Ted Fischer: Looking out at the landscape around Huehuetenango, it really seems way, way out in the middle of nowhere. Cresting a hill, the blue-green mountains extend north to Mexico as far as the eye can see. Looking a little closer, you can make out coffee farms, large and small in the canopy. The helicopters and black tinted SUVs of the narcos contrast with the grinding poverty of the vast majority of the region’s Maya population.

Half of all Guatemalans are indigenous, speaking one of 23 different Mayan languages and by any measure, income, life expectancy, literacy rates, you name it, the Maya are the most marginalized and impoverished members of society. Women and children are by the side of the road is we’re driving by with jugs of gas that they’ve smuggled over from Mexico that they sell. There was an unintentionally ironic sign pointing straight ahead to Guatemala and left toward La Democracia, this being a country with a long history of right-wing autocrats and dictators. Daily life hums along here. But there’s a palpable tension that the drug money and violence brings. It occurred to us that traveling in this white van with tourism stenciled on the side, maybe wasn’t the best idea. The road, it’s bumpy and steep. At one point, we had to get into the back of a pickup truck to make it over the last crest in the ready mudded road. The best coffee grows high up as you well know, and coffee farms tend to be off the beaten path. Even here, where the beaten path is a bit off the beaten path.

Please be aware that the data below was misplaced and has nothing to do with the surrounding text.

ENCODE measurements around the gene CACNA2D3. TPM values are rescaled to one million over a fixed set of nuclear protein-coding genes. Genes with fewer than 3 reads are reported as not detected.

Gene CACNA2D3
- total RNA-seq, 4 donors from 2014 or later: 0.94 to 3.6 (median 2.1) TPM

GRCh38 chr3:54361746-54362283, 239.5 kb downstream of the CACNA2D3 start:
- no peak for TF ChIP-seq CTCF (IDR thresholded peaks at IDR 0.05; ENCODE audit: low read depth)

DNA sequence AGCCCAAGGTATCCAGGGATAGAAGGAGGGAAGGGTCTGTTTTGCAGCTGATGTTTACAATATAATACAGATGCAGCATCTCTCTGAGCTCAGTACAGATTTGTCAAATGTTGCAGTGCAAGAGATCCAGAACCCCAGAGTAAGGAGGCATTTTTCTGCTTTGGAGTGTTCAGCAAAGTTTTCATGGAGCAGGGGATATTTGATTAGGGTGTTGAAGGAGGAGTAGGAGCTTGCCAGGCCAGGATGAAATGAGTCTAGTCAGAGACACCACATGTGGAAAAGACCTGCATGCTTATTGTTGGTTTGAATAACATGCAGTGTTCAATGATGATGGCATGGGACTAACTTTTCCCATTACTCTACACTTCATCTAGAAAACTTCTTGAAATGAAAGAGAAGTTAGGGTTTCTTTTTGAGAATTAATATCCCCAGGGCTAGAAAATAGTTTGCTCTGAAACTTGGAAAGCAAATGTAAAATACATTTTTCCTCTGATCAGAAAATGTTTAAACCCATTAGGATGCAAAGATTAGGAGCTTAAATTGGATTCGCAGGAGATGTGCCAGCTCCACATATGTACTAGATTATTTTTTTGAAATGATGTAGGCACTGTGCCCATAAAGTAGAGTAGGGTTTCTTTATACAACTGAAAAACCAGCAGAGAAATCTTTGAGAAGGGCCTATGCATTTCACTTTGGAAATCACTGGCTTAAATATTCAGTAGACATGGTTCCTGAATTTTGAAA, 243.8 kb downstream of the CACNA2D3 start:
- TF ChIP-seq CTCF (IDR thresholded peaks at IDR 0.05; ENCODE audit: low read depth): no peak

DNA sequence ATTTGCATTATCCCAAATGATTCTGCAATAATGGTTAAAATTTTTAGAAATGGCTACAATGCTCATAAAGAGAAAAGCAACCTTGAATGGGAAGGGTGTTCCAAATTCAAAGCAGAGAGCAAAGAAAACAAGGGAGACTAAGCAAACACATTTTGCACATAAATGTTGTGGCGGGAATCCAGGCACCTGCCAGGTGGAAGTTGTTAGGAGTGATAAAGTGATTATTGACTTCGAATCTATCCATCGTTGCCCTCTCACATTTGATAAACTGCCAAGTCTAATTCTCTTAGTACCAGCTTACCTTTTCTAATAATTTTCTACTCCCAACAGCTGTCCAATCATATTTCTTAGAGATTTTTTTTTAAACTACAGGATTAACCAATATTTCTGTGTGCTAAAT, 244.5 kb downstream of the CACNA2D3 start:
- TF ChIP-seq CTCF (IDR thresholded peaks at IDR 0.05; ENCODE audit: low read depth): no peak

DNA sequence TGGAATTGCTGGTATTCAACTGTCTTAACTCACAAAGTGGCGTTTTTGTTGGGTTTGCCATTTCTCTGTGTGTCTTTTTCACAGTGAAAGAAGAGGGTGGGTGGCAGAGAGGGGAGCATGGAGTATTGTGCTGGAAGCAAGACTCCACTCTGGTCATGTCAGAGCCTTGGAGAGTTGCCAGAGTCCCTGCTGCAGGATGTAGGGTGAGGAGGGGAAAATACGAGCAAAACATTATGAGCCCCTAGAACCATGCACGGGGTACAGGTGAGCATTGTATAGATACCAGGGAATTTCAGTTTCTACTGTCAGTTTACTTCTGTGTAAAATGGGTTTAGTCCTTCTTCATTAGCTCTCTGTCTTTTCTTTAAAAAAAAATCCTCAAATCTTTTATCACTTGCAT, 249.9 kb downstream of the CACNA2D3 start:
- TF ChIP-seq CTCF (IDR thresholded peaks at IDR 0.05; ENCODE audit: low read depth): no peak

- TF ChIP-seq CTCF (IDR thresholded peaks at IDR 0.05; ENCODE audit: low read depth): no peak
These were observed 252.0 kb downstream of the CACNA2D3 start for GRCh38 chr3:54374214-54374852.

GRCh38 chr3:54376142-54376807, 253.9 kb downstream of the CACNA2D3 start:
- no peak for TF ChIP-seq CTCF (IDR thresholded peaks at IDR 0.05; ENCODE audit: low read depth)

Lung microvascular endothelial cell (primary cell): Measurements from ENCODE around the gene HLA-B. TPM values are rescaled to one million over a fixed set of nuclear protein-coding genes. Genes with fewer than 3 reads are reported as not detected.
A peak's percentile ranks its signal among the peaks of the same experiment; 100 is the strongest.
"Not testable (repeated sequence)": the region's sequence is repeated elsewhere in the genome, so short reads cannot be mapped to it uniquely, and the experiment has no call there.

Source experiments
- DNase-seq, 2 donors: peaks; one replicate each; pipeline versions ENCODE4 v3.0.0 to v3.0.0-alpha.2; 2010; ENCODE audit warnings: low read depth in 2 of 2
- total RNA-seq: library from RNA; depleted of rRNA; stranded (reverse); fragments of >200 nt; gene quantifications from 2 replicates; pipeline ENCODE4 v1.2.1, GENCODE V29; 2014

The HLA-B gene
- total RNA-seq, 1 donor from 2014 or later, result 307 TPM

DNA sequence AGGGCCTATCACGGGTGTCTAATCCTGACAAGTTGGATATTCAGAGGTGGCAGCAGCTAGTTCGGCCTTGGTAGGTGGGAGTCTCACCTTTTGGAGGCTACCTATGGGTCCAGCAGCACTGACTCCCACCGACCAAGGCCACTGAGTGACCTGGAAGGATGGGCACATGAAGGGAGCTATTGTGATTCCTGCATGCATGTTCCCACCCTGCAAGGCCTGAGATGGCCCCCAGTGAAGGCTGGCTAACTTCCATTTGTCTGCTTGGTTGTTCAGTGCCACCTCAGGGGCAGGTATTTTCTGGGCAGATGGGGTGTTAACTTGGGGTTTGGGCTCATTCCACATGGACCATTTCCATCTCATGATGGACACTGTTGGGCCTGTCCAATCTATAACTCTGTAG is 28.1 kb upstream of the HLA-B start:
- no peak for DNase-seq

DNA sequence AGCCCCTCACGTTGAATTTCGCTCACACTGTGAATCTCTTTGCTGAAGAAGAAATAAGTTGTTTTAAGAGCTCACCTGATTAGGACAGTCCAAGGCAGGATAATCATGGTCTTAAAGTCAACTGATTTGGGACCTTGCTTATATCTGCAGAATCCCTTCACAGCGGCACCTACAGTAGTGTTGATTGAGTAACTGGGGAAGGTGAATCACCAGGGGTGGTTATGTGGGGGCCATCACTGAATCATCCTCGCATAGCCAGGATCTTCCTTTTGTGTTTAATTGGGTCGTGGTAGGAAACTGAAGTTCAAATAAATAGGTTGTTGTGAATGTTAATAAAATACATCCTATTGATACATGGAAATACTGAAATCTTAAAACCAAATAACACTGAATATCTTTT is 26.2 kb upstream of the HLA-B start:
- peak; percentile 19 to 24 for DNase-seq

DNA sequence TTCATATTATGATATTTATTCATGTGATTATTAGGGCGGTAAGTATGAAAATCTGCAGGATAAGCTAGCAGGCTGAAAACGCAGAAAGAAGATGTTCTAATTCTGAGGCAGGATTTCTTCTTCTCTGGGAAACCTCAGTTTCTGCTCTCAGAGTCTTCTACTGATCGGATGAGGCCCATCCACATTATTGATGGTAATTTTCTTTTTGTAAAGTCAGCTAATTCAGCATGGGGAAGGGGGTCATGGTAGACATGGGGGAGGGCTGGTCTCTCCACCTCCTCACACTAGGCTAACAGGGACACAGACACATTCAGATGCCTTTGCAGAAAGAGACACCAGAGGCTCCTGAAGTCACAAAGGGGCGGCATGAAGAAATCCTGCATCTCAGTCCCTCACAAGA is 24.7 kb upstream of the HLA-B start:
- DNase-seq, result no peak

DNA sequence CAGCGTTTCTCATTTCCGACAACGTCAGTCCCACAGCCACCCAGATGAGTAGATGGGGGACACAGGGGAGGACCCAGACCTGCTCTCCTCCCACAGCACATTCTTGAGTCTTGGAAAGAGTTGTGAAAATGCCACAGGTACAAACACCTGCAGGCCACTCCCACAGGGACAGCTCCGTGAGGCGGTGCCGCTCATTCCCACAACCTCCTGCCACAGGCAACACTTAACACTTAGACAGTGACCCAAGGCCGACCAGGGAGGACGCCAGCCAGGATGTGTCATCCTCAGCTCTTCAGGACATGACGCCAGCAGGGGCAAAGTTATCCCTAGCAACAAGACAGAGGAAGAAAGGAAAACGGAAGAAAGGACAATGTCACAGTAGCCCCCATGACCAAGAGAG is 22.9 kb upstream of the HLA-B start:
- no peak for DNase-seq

Coffee in Guatemala holds a particular place in Guatemalan history and the popular imagination. Historically, production was concentrated in the hands of a small number of large producers, many of them German, some English and some Spanish. No Maya among the so-called coffee oligarchy. The family-owned fincas depended on temporary seasonal labor to produce their high volume product and they sold equally large exporters and roasters to complete the first way value chain. Now, in Guatemala for much in the highland Mayan communities where labor was recruited, working on coffee farms was seen as the employment of last resort because of the low wages and harsh conditions. Now, in Guatemala for much of the 20th century, coffee was the top foreign earner by far. It’s been replaced recently by narco dollars in remittances from migrants but something odd started happening in the late 1990s. The volume of coffee exported from Guatemala decreased, and yet foreign revenues from coffee increased and it was a chart illustrating just this point that first got me interested in coffee some nine years ago.